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This constexpr code does not compiled in Visual Studio 2013 version 12.0.21005.1 REL

Is there a newer Visual Studio compiler that works with constexpr?

#include <iostream>

constexpr int factorial(int n)
    return n <= 1 ? 1 : (n * factorial(n - 1));

int main(void)
    const int fact_three = factorial(3);
    std::cout << fact_three << std::endl;
    return 0;

output from compilation:

    1>------ Build started: Project: Project1, Configuration: Debug Win32 ------
    1>  Source.cpp
    1>....\source.cpp(3): error C2144: syntax error : 'int' should be preceded by ';'
    1>....\source.cpp(3): error C4430: missing type specifier - int assumed. Note: C++ does not support default-int
    ========== Build: 0 succeeded, 1 failed, 0 up-to-date, 0 skipped ==========

Herb Sutter mentions constexpr on his blog but is unclear in what version it works / will work?

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You need to get 2013 CTP, although note its still not complete (not yet implemented for member functions)). – Jesse Good Nov 28 '13 at 11:17
compiled and ran fine on gcc version 4.8.2 (GCC) for cygwin, with --std=c++11 – RichardPlunkett Nov 28 '13 at 11:20
Yes 2013 CTP works like a charm! ;-) – Damian Nov 28 '13 at 11:23
What does the CTP stand for? – Ray Feb 5 '15 at 15:54
@Ray "Customer Technology Preview" – Jonathan Mee Mar 25 '15 at 12:01
up vote 35 down vote accepted

Microsoft publishes a C++11 compatibility table, under which constexpr is clearly marked as not being available in Visual Studio 2013.

The November 2013 CTP has it, though.

Source: Google visual studio constexpr

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I have VS 2k13 Update 3 but not this compiler. I had to install it. Do you know if they will release it with newer updates or we have to wait until vs14? – blacai Oct 31 '14 at 16:05
@blacai: I don't know. Why not try the November 2013 CTP? – PreferenceBean Oct 31 '14 at 16:07
That is what I did. But I was checking if it was planned to update the compiler in a major update. The nov13 ctp was released last year and vs2k13 got several updates in 2014 – blacai Oct 31 '14 at 16:16
@blacai: Can't help you there. The compatibility table says it's still unsupported and MS aren't great at documentation. – PreferenceBean Oct 31 '14 at 16:21
So the CTP is a preview, so it means it's not truly supported, and we shouldn't be rushing to use it. Treat it more like an experimental release is what I'm asking? Nevermind, down below there's a link saying not to use it in production. – TankorSmash Oct 13 '15 at 4:38

constexpr is not supported in Visual Studio 2013 RTM, see the compatibility table. This is not only true for the RTM version, but also for the Visual Studio Updates.

If you want to stick to Visual Studio 2013, you could download the Visual C++ Compiler November 2013 CTP which comes with some new features, see MSDN blog. Unfortunately Microsoft has no merger with the latest Visual Studio Update features and the CTP features and clearly states that they don't plan to do so.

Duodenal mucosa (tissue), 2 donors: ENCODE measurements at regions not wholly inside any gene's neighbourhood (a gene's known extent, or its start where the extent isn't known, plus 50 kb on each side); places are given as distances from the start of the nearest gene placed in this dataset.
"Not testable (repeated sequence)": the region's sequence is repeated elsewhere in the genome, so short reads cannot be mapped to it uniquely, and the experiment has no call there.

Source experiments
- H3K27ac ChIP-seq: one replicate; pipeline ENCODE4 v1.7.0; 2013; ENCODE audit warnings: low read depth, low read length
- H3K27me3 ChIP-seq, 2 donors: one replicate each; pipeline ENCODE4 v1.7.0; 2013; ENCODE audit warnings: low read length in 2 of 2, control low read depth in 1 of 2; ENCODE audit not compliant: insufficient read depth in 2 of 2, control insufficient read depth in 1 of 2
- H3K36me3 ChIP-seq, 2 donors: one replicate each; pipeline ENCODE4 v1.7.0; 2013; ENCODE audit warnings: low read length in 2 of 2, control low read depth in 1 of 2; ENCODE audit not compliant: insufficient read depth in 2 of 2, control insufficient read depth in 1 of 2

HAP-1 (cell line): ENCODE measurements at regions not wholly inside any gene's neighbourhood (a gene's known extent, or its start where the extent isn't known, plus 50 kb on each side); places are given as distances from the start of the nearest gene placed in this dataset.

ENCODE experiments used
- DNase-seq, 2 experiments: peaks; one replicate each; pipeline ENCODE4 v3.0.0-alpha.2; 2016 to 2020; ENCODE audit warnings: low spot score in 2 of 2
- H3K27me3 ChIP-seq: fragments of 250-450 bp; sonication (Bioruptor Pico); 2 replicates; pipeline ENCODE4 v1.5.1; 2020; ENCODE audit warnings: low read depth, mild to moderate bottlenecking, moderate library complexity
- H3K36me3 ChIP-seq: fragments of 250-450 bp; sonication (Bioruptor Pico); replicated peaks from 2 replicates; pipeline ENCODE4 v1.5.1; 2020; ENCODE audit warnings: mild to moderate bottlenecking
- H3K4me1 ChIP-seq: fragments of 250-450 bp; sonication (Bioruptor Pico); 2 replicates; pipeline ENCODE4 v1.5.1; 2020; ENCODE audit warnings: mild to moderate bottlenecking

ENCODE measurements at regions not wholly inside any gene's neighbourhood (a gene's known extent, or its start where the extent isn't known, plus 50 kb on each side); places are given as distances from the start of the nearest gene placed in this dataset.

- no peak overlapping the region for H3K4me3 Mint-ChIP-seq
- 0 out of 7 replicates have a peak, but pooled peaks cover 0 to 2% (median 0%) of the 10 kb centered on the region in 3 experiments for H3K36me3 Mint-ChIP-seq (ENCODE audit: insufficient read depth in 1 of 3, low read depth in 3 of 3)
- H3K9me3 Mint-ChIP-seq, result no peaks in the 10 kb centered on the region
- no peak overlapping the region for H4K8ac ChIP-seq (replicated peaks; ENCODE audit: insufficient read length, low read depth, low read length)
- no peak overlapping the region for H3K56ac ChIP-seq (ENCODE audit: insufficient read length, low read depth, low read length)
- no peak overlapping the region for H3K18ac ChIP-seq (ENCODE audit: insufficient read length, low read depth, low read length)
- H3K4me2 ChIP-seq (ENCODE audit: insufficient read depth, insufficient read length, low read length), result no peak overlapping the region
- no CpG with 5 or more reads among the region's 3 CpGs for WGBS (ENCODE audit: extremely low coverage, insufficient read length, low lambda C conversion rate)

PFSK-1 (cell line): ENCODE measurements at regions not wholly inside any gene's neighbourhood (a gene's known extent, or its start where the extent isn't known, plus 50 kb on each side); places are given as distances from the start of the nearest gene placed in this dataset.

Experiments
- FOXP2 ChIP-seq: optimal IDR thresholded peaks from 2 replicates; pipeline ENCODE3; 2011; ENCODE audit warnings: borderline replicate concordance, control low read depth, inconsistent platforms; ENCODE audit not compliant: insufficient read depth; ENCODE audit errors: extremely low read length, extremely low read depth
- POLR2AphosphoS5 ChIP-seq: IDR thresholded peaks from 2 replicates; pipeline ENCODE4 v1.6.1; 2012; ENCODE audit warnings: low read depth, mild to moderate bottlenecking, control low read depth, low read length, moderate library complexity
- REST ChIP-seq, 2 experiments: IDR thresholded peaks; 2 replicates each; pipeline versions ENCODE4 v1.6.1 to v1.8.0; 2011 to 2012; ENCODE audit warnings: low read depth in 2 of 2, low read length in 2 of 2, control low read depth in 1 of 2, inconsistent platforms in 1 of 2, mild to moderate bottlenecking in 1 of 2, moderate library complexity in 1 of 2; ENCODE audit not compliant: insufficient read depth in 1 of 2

If we want it all, we need to wait for Visual Studio 2015, see the MSDN blog about VS 2015 Preview.

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"it's still unsupported" in this CTP, check comment from 'Lightness Races in Orbit' above ... – Jean Davy Nov 29 '14 at 10:10
@Jean Davy: Sorry, but this is nonsense. I just compiled the code from the question with the linked CTP. – Werner Henze Dec 1 '14 at 8:27
If you're going to update your answer, you should take out any references/links to the CTP now that the VS2015 preview is available. – ildjarn Dec 1 '14 at 8:42
@ildjarn The MS Download page says "VS2015 Preview is not intended for production use." I did not see such a statement for the November CTP download. – Werner Henze Dec 1 '14 at 8:58
@Werner "This is a Customer Technology Preview and does not come with a "Go Live" license." Sounds like its not recommended for production use either. The name kinda says it all, no? – rubenvb Dec 1 '14 at 9:02

As is mentioned by the others, November 2013 Customer Technology Preview(CTP) will give you access to constexpr*

Note that just downloading the you'll need to change your "Platform Toolset" to "Visual C++ Compiler Nov 2013 CTP (CTP_Nov2013)" to use the new compiler. You can do that by opening your project's "Property Pages" And going to: "Configuration Properties" > "General" and then changing the "Platform Toolset".

*There is a bit of conflicting information on what portion of constexpr you actually have access to, but it's definitely not all of the standards definition of constexpr. Microsoft says here that the November 2013 CTP adds:

constexpr support (except for constructors)

Microsoft say here that it contains:

constexpr (except for member functions)

I can't even test if it has support for member functions, cause it definitely doesn't have support for any type of constexpr construction. For example this code gives this error with the November 2013 CTP:

error C2127: illegal initialization of 'constexpr' entity with a non-constant expression

One additional note: At time of writing the Visual Studio 2015 Preview still does not support constexpr construction. Keeping my fingers crossed on the final release.

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